The worst offenders seem to be pickup trucks and SUVs, possibly because they are higher. Trucks also tend to be more likely to have a heavy load in the back or towing a trailer, which greatly compounds the problem. A pickup truck going down the road with its rear end down low and driving lights on, can be worse than that same truck running empty using its high beams, yet somehow that is legal.
It all comes down that very basic social contract we enter into whenever we get behind the wheel. I won’t mess you with if you don’t mess with me, and we’ll both get to where we want to be without any fuss. In my opinion, driving around with your driving lights on all the time violates that social contract, especially if they are a really bright pair, which most of the newer ones seem to be.
The crazy thing about most driving lights is that they really don’t add that much to the actual ability of the driver to see things at night, at least not in proportion to the amount of visual distress they can cause to the poor bastard coming the other way. The cost-benefit relationship is severely skewed one way, for it “costs” one driver’s ability to see more than it “benefits” the other. But the “cost” can be far greater to the blinded, than any benefit the blinder is gaining. The only benefit that additional driving lights seem to have on busy roads is to neutralize the other lights that are blinding you.
Personally I own three vehicles, a Saab and two Toyota trucks. The Saab and the Landcruiser have aftermarket driving lights. I live fourteen miles up a rural two lane road, and often make the drive up at night or early in the morning without even encountering another vehicle. One is far more likely to encounter a deer, elk, or fog on the drive than another driver, and so I use my driving lights, very carefully aimed, to hopefully see those dangers better. But if I have them on, and see oncoming headlights, the high beams go off and so do the driving lights. It would make me feel like a completely selfish bastard to project either one of those towards a fellow motorist and human being. Once I get to town, the driving lights stay off, period. Why is it so difficult for people to show other drivers some basic respect?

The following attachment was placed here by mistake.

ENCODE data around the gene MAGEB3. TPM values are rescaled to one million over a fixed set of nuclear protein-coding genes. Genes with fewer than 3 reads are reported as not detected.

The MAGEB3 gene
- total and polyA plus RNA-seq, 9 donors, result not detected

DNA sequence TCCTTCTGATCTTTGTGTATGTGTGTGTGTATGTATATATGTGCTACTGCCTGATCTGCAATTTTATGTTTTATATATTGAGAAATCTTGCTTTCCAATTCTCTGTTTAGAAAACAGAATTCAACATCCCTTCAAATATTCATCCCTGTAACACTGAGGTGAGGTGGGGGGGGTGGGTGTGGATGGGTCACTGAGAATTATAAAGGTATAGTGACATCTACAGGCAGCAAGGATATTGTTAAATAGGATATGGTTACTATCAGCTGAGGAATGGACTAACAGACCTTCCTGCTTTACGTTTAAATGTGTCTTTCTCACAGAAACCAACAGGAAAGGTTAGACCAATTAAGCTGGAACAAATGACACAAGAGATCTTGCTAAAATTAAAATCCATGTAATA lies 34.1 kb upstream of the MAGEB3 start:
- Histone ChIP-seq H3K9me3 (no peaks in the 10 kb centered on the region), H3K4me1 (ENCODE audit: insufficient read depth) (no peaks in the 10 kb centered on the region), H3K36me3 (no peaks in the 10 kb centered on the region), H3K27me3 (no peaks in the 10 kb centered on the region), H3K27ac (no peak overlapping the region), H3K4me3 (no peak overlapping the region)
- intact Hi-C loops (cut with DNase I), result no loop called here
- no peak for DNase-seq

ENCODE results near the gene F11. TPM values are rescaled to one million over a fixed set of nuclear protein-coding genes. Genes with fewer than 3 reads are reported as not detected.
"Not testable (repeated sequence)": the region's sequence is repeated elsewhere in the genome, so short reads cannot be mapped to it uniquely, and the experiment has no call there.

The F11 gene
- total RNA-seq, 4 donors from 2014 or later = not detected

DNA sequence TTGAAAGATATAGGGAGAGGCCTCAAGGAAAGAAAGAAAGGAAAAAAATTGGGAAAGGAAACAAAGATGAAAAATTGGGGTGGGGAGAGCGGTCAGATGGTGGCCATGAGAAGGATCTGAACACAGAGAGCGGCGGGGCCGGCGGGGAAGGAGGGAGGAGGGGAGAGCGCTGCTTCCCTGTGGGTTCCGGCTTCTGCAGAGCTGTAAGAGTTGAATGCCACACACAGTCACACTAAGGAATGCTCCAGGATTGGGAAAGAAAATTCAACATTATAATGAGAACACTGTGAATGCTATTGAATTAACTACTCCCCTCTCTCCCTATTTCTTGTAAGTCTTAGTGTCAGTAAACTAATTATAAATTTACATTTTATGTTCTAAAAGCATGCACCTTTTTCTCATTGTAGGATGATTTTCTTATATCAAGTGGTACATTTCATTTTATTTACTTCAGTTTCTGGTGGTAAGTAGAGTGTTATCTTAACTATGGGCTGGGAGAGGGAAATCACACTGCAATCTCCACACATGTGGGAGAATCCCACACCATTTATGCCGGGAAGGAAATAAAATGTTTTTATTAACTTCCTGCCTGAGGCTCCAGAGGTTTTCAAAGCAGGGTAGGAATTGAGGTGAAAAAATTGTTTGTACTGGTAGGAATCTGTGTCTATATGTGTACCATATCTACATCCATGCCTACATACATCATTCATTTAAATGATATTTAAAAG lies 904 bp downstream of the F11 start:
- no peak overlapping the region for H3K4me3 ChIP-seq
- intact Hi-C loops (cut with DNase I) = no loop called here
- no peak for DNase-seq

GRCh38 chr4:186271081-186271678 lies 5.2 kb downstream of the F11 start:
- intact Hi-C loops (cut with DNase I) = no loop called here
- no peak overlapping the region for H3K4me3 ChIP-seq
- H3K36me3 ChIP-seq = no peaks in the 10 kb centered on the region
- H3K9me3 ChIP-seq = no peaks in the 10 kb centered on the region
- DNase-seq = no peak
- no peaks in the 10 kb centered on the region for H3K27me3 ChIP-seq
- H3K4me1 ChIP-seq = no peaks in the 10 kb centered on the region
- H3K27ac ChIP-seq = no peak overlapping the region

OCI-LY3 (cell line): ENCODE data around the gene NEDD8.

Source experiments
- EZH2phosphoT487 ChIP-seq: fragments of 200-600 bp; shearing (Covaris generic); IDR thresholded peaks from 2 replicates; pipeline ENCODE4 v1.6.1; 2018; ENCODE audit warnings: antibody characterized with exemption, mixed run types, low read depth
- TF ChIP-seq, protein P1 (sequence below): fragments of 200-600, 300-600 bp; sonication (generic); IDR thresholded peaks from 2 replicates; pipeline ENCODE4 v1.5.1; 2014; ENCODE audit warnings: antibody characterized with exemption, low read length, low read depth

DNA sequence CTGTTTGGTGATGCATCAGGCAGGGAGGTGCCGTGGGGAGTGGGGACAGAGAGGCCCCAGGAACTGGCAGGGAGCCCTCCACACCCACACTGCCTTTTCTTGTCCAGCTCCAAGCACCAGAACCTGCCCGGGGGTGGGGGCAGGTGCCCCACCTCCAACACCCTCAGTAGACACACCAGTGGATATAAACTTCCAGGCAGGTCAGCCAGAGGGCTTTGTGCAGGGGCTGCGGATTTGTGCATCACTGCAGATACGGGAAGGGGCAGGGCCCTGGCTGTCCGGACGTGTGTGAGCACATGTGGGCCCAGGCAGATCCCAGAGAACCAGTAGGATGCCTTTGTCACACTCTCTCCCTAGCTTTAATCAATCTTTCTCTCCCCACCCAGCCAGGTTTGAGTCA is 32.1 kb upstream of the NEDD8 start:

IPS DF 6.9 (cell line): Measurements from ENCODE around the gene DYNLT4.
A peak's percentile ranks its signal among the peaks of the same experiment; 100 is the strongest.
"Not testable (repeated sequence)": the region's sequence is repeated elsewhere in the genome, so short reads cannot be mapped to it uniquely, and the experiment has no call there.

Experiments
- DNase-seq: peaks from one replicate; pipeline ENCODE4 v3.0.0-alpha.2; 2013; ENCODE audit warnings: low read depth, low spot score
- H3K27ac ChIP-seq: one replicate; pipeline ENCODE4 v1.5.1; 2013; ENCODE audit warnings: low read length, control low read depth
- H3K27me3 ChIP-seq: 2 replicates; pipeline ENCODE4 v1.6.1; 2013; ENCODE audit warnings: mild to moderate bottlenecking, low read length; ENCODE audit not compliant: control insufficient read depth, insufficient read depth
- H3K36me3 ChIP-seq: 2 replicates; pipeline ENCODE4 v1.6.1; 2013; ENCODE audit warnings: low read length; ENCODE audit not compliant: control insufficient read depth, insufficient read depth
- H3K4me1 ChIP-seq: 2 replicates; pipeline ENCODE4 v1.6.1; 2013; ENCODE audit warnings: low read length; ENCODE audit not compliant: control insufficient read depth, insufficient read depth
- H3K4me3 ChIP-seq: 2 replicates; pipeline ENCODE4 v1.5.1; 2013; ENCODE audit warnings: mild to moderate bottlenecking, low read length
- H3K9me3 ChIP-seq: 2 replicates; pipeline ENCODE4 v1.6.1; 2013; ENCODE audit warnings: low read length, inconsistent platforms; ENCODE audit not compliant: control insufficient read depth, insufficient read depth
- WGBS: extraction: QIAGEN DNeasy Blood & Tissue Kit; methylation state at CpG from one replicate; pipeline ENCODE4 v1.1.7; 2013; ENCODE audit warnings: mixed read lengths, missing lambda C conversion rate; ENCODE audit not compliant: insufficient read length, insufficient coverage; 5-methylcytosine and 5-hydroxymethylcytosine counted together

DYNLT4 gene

When I see a vehicle with especially egregious lights heading in my direction at night, sometimes I’ll flash my driving lights at them. I’ve yet to have anyone turn theirs off in response, probably because in a pinch people probably can’t remember where the switch is located (since they never turn it off). Once I rented a Hyundai which had its driving lights already turned on, and had to scour the owner’s manual to find out how to turn them off. It made me feel like a complete A - Hole driving around with them that first night, except for when I encountered others coming in the opposite direction who were doing the same.
So what can be done to make people aware of what they’re doing, and get them to stop? My only solution, other than to try and increase public awareness, is to turn my driving lights back on when someone is shining theirs at me. It’s a lousy response, but what other tools are there in my toolbox? If enough people start doing the same, maybe people will start thinking of their driving lights in the same manner that they do their high beams, and the roads can become safer for everyone.
Until then, if you driver down the road at night with your driving lights on, and some dickhead flashes his back at you for doing it, its probably me!